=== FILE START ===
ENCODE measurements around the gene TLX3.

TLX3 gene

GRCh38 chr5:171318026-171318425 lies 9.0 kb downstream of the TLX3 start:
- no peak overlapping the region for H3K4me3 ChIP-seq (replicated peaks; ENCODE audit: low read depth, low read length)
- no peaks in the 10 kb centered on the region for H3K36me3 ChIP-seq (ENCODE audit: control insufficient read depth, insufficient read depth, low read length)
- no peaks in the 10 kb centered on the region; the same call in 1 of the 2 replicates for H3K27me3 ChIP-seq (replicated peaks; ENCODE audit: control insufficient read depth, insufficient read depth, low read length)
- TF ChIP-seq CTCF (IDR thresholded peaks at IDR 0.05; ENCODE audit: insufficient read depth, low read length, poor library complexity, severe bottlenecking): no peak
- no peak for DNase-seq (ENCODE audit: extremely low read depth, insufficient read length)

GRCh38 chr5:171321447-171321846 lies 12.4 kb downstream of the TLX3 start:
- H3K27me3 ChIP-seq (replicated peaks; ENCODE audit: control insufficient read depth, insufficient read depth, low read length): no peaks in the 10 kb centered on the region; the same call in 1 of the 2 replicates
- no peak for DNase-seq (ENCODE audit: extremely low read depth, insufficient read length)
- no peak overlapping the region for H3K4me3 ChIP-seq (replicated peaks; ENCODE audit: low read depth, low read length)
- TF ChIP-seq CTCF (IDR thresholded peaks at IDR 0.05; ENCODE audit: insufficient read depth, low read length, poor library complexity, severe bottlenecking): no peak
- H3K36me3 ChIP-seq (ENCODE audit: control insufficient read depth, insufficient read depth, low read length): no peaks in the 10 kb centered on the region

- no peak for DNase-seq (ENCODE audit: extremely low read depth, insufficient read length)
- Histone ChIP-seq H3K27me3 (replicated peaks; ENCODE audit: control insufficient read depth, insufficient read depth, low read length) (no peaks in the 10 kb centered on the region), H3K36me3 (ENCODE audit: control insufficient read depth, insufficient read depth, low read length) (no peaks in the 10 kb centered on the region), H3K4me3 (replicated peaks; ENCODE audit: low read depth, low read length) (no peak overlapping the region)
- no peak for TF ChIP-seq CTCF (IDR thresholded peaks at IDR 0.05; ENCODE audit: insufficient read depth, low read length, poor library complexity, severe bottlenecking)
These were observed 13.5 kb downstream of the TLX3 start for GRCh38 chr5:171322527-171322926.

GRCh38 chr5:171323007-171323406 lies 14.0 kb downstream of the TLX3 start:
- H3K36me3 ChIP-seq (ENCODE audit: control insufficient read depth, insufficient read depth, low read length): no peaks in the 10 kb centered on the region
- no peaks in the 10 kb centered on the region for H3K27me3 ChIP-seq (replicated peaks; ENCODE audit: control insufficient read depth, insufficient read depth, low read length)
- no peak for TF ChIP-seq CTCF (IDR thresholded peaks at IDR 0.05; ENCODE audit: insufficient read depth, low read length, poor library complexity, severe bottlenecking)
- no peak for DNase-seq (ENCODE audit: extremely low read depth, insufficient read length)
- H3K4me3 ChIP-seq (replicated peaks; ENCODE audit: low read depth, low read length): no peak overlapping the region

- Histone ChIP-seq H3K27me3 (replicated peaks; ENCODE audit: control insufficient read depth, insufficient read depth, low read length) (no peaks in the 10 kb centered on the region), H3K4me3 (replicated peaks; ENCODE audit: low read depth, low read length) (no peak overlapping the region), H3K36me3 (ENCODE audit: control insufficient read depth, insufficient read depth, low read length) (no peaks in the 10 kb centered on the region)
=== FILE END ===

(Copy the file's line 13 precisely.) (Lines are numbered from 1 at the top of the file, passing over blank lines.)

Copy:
- TF ChIP-seq CTCF (IDR thresholded peaks at IDR 0.05; ENCODE audit: insufficient read depth, low read length, poor library complexity, severe bottlenecking): no peak